METHODS: A cross sectional study was conducted on three groups: individuals with alcohol use disorders (n=30), social drinkers (n=54) and alcohol-naive controls (n=60). 1H NMR-based metabolomics was used to obtain the metabolic profiles of plasma samples. Data were processed by multivariate principal component analysis (PCA) and orthogonal partial least squares-discriminant analysis (OPLS-DA) followed by univariate and multivariate logistic regressions to produce the best fit-model for discrimination between groups.
RESULTS: The OPLS-DA model was able to distinguish between the AUD group and the other groups with high sensitivity, specificity and accuracy of 64.29%, 98.17% and 91.24% respectively. The logistic regression model identified two biomarkers in plasma (propionic acid and acetic acid) as being significantly associated with alcohol use disorders. The reproducibility of all biomarkers was excellent (0.81-1.0).
CONCLUSIONS: The applied plasma metabolomics technique was able to differentiate the metabolites between AUD and the other groups. These metabolites are potential novel biomarkers for diagnosis of alcohol use disorders.
METHOD: The study team based this qualitative study on Alfred Schütz's social phenomenology framework. The study team planned for fourteen in-depth interviews with patients registered at a Quit Smoking Clinic. Each in-depth session lasted 45-60 min and we audio recorded them with consent. Following full verbatim transcription, the study team carried out detailed thematic analysis using Nvivo software.
RESULTS: Out of a total of 14 patients, 10 agreed to participate (response rate 71.4%). Seven participants (70%) had successfully quit smoking, while the remaining 30% relapsed after the first quit attempt. The study team extracted from the data three key themes with eight child nodes: barriers to quitting smoking, reasons for quit attempt, and how to quit. Unsuccessful attempts were related to tobacco addiction and successful attempts were based on the need to improve one's health and family. The study explored two intrinsic (self-realization and healthy lifestyle) and two extrinsic motivations (family's health and role model for children) for attempting to quit.
CONCLUSION: The study highlights the importance of psychological support in successful quit attempts. Treatment providers should encourage behavior change through intrinsic goals, as such goals, compared to extrinsic goals, have a long-term and positive impact because they can activate autonomous motivation.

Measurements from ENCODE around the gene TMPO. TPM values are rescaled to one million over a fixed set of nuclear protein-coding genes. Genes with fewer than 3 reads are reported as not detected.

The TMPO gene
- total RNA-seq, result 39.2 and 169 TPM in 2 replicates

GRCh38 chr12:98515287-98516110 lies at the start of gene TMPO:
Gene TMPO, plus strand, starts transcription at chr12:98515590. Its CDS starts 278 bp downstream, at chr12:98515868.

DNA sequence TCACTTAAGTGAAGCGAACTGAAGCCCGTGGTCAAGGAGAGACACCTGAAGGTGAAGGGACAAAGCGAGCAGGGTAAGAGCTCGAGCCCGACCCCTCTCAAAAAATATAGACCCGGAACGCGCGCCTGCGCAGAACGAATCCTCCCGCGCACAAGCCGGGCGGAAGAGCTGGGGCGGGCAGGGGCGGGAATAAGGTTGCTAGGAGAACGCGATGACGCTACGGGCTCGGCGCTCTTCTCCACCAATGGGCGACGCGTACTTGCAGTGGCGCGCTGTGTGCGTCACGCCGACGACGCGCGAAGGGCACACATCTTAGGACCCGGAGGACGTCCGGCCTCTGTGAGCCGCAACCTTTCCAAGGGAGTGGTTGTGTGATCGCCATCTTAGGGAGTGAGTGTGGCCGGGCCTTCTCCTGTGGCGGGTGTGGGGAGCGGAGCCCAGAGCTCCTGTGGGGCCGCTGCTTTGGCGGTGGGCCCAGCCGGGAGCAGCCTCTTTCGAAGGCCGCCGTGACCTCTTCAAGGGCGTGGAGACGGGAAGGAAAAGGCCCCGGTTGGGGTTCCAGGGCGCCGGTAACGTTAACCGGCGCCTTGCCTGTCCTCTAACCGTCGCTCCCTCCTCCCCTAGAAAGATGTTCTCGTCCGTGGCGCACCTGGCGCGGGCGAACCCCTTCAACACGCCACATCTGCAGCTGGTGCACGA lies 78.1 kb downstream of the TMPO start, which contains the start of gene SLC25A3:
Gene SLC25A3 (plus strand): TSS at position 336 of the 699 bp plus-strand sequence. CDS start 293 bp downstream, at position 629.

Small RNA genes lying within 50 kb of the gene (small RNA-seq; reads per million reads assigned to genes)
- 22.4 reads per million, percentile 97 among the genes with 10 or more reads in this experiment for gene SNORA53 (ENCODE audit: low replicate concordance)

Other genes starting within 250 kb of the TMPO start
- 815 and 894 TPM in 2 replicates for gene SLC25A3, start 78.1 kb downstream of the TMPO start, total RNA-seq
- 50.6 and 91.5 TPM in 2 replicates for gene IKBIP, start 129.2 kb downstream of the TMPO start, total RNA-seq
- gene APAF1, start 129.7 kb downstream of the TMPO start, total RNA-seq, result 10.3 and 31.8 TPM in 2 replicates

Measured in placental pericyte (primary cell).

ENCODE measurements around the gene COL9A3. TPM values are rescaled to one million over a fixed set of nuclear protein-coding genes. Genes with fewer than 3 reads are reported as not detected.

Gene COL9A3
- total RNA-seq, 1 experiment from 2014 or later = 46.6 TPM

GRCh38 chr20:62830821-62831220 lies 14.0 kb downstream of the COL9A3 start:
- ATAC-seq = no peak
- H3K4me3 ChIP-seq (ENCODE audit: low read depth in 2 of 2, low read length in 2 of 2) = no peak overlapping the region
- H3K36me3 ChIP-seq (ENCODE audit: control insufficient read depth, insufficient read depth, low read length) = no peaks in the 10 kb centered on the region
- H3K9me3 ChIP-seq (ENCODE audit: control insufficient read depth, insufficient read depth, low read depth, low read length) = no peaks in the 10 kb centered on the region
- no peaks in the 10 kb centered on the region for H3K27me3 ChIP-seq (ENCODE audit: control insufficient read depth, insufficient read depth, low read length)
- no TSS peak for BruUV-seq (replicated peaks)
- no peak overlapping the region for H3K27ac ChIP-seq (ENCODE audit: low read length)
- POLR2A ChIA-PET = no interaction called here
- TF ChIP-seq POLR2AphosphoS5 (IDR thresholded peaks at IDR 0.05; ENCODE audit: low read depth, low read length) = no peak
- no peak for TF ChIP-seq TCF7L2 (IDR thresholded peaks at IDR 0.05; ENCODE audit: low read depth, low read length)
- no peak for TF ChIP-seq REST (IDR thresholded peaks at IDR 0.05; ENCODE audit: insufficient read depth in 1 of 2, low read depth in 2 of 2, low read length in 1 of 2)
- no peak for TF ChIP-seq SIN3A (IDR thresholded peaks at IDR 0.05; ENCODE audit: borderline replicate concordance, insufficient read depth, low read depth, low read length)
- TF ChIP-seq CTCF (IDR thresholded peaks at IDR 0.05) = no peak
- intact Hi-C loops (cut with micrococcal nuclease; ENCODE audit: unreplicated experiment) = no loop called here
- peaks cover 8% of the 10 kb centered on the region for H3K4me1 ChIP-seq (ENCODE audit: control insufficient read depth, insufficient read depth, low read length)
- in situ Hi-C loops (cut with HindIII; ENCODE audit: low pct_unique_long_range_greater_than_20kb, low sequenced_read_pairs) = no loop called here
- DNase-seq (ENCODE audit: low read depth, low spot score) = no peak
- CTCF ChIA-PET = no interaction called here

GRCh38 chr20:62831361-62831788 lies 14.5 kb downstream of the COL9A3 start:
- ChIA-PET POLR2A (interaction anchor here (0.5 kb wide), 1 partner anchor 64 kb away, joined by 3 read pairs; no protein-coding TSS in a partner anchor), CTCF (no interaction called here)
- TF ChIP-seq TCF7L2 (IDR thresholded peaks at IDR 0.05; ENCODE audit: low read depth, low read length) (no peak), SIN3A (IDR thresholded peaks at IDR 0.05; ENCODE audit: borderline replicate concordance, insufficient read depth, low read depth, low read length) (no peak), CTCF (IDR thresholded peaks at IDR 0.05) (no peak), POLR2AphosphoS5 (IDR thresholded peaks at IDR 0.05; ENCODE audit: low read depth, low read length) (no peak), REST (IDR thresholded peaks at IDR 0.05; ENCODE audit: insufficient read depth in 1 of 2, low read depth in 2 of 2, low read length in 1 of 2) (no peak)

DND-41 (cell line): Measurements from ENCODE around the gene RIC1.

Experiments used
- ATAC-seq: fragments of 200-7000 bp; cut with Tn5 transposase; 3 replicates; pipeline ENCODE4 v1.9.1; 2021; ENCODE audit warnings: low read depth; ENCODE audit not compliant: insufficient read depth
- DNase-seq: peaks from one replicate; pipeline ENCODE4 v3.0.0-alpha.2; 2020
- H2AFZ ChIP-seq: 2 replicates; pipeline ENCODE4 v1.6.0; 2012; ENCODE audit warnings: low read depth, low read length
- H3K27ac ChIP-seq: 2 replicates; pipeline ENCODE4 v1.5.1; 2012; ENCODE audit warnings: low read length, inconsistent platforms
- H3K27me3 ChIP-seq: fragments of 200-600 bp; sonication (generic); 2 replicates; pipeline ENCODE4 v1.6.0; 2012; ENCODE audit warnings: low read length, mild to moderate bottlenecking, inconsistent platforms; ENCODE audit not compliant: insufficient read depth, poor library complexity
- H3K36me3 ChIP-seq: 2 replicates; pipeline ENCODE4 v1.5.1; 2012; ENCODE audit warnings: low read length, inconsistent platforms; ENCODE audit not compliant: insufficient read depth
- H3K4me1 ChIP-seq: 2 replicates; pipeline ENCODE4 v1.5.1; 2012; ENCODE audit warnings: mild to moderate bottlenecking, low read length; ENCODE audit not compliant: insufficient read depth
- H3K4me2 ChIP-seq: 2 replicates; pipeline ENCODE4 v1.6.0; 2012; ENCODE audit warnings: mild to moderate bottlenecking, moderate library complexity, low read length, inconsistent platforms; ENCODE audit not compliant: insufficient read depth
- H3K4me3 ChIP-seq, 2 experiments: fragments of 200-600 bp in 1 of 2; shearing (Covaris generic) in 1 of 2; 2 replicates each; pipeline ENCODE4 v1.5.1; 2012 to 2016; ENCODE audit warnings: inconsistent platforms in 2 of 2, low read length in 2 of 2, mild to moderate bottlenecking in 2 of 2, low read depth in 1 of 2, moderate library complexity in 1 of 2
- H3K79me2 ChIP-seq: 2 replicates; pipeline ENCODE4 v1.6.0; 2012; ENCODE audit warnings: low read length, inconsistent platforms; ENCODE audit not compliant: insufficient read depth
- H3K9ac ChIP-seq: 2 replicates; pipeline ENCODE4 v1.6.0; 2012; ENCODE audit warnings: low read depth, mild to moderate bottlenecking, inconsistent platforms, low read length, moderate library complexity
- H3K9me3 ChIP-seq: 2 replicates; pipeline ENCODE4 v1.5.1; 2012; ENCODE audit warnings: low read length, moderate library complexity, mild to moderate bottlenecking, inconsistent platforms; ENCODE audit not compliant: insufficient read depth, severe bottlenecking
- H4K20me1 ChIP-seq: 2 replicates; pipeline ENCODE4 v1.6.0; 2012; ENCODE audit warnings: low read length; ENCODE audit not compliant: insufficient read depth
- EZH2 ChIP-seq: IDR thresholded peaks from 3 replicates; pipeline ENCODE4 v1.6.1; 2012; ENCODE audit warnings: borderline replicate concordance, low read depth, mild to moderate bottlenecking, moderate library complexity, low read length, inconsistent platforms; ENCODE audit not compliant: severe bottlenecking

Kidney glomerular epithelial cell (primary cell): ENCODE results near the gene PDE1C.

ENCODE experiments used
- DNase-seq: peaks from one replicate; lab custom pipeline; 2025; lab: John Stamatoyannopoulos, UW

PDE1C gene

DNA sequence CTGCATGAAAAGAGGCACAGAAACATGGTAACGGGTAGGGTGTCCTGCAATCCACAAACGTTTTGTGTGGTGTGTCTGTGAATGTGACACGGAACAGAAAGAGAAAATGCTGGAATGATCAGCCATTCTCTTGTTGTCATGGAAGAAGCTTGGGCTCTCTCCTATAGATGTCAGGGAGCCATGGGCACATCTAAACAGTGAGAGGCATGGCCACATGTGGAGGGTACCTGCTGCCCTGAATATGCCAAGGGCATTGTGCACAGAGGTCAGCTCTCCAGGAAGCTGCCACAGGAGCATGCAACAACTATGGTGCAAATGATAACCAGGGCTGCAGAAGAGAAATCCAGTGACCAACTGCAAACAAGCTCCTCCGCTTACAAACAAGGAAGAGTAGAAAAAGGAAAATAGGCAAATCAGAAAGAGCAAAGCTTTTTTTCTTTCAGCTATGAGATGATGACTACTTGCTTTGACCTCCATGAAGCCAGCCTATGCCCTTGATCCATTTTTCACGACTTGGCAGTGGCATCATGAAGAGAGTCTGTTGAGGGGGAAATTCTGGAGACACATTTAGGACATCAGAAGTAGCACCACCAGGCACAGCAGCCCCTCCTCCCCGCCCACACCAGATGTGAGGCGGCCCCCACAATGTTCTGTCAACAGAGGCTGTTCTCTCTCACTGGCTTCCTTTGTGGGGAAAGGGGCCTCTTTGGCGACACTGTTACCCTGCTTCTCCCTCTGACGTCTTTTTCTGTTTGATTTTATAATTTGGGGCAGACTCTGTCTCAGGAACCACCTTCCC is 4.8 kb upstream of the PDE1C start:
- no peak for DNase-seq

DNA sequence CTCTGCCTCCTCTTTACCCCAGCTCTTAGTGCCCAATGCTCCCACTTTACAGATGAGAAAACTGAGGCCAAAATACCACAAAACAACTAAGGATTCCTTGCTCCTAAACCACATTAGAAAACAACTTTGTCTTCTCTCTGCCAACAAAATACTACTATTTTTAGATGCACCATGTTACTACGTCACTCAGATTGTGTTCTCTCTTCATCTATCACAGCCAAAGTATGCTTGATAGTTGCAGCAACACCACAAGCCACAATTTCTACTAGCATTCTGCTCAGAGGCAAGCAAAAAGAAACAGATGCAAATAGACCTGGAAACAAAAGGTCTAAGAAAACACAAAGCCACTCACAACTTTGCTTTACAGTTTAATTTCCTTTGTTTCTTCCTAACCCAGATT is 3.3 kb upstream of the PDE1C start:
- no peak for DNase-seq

METHODS: A series of online meetings were conducted by the lead author (PK) and the SMART Recovery International Executive Officer (KM), with representatives from the SMART Recovery National Offices in the Ireland (DO), United States (MR), Australia (RM), and Denmark (BSH, DA), and the United Kingdom (AK). The meetings focused on discussing the impacts of COVID-19 on SMART Recovery in each of the regions.
RESULTS: As a result of restrictions to prevent the transmission of COVID-19, the vast majority of SMART Recovery face-to-face meetings were required to cease globally. To ensure people still had access to AOD mutual support, SMART Recovery rapidly scaled up the provision of online groups. This upscaling has increased the number of groups in countries that had previously provided a limited number of online meetings (i.e., United States, England, Australia), and has meant that online groups are available for the first time in Denmark, Ireland, Hong Kong, Spain, Malaysia and Brazil.
DISCUSSION: Whilst the urgent and rapid expansion of online groups was required to support people during the pandemic, it has also created an opportunity for the ongoing availability of online mutual support post-pandemic. The challenge for the research community is to critically evaluate the online delivery of mutual support groups, to better understand the mechanisms through which they may work, and to help understand the experience of people accessing the groups.